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Myelodysplastic Syndrome Diagnosis & Treatment in NJ, CT, and MD

Myelodysplastic syndromes are cancers that stem from the development of abnormal blood cells. Symptoms vary widely between patients, ranging from non-existent to debilitating. There are many myelodysplastic syndromes, each with different treatment requirements. Serving patients across New Jersey, Connecticut, Maryland, and the Washington, D.C. area, Regional Cancer Care Associates provides comprehensive, cutting-edge treatment of the full range of myelodysplastic syndromes.

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What Are Myelodysplastic Syndromes?

Myelodysplastic syndromes are a group of cancerous conditions that involve irregularities in blood cell production within the bone marrow. Bone marrow is the part of the body that produces red blood cells, white blood cells, and platelets. Myelodysplastic syndromes develop due to a dysfunction in blood cell production. . Eventually, patients can collect abundant immature cells in various organs. This can prevent the bone marrow from creating new cells, decreasing the number of healthy cells available to fight off infections and playing other roles in preserving health. Left untreated, myelodysplastic syndrome can lead to other disorders, including thrombocytopenia, anemia, or leukopenia.

Symptoms of Myelodysplastic Syndrome

Symptoms of myelodysplastic syndromes vary widely between patients. In the early stages of the disease, some patients do not have any symptoms. However, symptoms can appear and worsen as myelodysplastic syndrome progresses. Common signs include:

  • Recurring infections
  • Fatigue
  • Small, red dots under the surface of the skin
  • Difficulty breathing
  • Random bleeding or bruising
  • Pale skin
  • Anemia

Different Myelodysplastic Syndromes

There are many types of myelodysplastic syndromes. To identify which one may be present, physicians typically examine the shape and makeup of blood cells under a microscope. Types of myelodysplastic syndromes include:

  • Myelodysplastic syndrome with single-lineage dysplasia: This condition is diagnosed when patients have issues with one specific type of blood cell – red blood cells, white blood cells, or platelets. It can cause low or unusual levels of one type of blood cell. In rare cases, patients may develop acute myeloid leukemia (AML).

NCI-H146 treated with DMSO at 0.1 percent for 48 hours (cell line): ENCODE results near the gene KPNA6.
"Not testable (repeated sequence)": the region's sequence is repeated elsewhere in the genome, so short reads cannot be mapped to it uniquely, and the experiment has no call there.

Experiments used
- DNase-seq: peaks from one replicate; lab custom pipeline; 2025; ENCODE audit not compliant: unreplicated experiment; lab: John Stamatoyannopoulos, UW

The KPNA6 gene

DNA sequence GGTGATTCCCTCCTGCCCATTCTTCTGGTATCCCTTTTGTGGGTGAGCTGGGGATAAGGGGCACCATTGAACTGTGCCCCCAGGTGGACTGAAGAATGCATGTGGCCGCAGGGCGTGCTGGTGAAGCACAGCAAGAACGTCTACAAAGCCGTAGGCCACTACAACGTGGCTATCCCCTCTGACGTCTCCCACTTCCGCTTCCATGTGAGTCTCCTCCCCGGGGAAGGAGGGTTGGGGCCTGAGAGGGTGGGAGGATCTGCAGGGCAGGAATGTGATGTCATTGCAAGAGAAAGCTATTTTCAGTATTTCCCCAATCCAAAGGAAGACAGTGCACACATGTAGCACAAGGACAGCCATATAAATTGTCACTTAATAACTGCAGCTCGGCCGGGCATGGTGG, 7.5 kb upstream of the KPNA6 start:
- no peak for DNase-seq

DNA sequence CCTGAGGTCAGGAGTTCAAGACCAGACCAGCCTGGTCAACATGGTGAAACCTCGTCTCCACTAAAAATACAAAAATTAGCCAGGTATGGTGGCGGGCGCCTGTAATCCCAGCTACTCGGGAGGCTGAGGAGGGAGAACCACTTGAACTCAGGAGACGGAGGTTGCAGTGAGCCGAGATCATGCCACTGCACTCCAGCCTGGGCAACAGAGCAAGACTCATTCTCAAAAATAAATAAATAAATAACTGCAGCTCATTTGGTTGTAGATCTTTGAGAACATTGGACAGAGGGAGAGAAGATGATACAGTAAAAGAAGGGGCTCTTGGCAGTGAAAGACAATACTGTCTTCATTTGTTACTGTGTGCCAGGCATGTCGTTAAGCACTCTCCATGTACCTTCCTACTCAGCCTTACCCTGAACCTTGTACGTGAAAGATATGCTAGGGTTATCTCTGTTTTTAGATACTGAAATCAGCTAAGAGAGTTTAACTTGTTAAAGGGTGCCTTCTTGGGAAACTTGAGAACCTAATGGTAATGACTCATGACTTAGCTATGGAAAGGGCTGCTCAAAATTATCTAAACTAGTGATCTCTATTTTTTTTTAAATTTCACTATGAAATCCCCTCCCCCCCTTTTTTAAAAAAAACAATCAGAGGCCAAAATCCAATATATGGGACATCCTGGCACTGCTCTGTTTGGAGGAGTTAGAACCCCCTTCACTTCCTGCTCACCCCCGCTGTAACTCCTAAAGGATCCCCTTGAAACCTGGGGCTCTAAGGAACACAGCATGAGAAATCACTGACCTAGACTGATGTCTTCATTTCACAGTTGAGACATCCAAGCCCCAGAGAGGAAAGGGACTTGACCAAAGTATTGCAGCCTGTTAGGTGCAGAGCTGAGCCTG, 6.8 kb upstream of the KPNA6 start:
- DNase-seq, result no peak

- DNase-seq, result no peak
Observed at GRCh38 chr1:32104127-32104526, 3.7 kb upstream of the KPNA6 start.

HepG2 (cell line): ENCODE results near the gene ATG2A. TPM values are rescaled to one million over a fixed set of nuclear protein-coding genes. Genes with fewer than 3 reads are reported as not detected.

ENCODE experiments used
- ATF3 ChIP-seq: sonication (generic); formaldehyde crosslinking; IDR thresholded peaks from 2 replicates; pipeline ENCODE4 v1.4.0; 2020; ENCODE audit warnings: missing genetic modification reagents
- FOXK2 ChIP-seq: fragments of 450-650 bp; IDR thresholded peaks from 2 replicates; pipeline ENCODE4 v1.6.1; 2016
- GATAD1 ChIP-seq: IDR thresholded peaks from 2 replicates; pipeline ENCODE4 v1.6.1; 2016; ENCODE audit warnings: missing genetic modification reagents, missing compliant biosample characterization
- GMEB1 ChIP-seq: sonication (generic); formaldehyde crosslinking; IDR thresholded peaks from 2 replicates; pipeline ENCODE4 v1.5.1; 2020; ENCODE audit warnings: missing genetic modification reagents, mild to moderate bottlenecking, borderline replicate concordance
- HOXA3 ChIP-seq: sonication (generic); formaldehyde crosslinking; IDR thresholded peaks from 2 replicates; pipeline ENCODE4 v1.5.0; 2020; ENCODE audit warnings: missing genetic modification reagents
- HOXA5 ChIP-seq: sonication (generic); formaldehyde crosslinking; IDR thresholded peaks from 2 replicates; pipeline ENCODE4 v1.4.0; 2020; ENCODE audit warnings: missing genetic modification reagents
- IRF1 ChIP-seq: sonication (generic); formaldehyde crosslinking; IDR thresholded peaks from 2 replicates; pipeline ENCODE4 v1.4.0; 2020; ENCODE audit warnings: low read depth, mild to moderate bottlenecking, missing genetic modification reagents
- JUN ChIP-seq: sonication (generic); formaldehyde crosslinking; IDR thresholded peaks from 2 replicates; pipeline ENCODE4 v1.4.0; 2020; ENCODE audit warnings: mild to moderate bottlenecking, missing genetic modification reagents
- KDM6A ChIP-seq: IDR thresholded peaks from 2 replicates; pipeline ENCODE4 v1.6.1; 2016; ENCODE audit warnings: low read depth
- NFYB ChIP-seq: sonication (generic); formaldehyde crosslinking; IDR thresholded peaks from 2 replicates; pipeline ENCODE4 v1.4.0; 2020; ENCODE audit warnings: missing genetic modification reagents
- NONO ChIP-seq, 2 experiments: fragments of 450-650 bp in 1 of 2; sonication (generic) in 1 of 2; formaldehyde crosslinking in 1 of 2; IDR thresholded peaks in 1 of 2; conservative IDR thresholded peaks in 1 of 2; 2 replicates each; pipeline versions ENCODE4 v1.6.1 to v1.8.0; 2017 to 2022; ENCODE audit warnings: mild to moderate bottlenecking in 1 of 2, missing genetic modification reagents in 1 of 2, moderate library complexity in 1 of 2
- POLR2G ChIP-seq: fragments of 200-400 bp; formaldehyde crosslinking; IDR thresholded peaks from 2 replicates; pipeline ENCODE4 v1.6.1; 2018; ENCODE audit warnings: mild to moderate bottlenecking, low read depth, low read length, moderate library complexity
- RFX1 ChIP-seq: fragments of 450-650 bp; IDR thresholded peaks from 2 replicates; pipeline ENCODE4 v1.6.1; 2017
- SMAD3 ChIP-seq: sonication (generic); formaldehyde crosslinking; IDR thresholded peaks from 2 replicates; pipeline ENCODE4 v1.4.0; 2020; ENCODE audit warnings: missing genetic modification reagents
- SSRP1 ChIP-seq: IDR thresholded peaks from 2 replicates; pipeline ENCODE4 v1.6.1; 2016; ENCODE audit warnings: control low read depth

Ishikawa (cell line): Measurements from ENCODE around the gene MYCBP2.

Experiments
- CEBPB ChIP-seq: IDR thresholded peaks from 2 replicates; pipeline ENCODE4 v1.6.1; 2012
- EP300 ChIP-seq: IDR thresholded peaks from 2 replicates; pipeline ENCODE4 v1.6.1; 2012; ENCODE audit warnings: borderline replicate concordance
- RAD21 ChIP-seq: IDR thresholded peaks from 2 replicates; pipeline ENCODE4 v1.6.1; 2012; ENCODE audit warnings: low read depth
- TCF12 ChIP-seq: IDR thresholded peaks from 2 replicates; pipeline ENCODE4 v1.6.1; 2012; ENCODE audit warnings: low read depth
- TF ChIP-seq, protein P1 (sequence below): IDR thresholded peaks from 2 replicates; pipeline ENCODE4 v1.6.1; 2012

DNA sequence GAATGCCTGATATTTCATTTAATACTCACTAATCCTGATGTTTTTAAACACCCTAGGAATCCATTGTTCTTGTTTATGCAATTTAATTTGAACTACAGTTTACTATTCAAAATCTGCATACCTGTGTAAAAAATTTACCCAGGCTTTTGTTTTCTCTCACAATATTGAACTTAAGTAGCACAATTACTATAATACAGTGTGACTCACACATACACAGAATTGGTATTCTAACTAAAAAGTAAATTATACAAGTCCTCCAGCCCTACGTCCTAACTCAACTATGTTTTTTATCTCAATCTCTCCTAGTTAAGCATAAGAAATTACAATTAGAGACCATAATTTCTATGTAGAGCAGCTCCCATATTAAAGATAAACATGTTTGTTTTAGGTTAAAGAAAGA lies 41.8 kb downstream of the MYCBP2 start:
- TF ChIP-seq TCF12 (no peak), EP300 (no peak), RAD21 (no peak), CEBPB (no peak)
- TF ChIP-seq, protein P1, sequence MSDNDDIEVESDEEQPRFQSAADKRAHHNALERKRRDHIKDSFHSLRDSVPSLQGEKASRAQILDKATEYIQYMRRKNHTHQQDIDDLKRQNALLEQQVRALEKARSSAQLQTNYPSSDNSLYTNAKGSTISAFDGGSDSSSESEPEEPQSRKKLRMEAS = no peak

• Myelodysplastic syndrome with multilineage dysplasia: This is when two or three types of blood cells (red cells, white cells, or platelets) have unusual properties. This is the most common form of myelodysplastic syndrome.
  • Myelodysplastic syndrome with ring sideroblasts: In this form of the disease, there are low levels of one or many types of blood cells. Many patients with this disease collect added iron in their red blood cells. This is a rare form of myelodysplastic syndrome.
  • Myelodysplastic syndrome with isolated del: This form typically results in low red blood cell levels. However, patients can also have low white blood cell and platelet levels. In addition, this syndrome can genetically modify cells by eliminating essential chromosomes.
  • Myelodysplastic syndrome with excess blasts: This includes any condition that causes red blood cell, white blood cell, or platelet levels to decrease. The bone marrow and blood can harbor abundant immature blood cells (called blasts). Patients with this disease may also have bone marrow dysplasia, and it can potentially cause AML.

Diagnosing Myelodysplastic Syndromes

Evaluation of patients with symptoms that may indicate a myelodysplastic disorder begins with a thorough history and comprehensive medical examination. Physicians also will order a complete blood count (CBC) test. In some cases, physicians may also order a bone marrow biopsy or other tests as part of the diagnostic process.

Treating Myelodysplastic Syndromes at Regional Cancer Care Associates

Physicians typically work to control and manage symptoms, as well as to slow the progression of the disease. If a patient is not experiencing symptoms, doctors may delay treatment and observe the patient’s condition through regular check-ups and testing. However, if symptoms worsen, doctors may recommend the following:

  • Blood transfusion
  • Medications
  • Bone marrow transplant

With more than 20 locations in NJ, CT, MD, and the Washington D.C. area, Regional Cancer Care Associates offers comprehensive, compassionate, and convenient care for people with myelodysplastic syndrome. To learn more about treatment, contact us or request an appointment today.


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Schedule an Appointment at Regional Cancer Care Associates

If you need near-term or ongoing care for anemia or another benign blood disorder, schedule an appointment at Regional Cancer Care Associates. Patients have access to a full range of services acrossNew Jersey, Connecticut, Maryland, and the Washington, DC area, making it easy to find a location convenient for you. Contact us today to learn more about our benign hematology services.


Regional Cancer Care Associates is one of fewer than 200 medical practices in the country selected to participate in the Oncology Care Model (OCM); a recent Medicare initiative aimed at improving care coordination and access to and quality of care for Medicare beneficiaries undergoing chemotherapy treatment.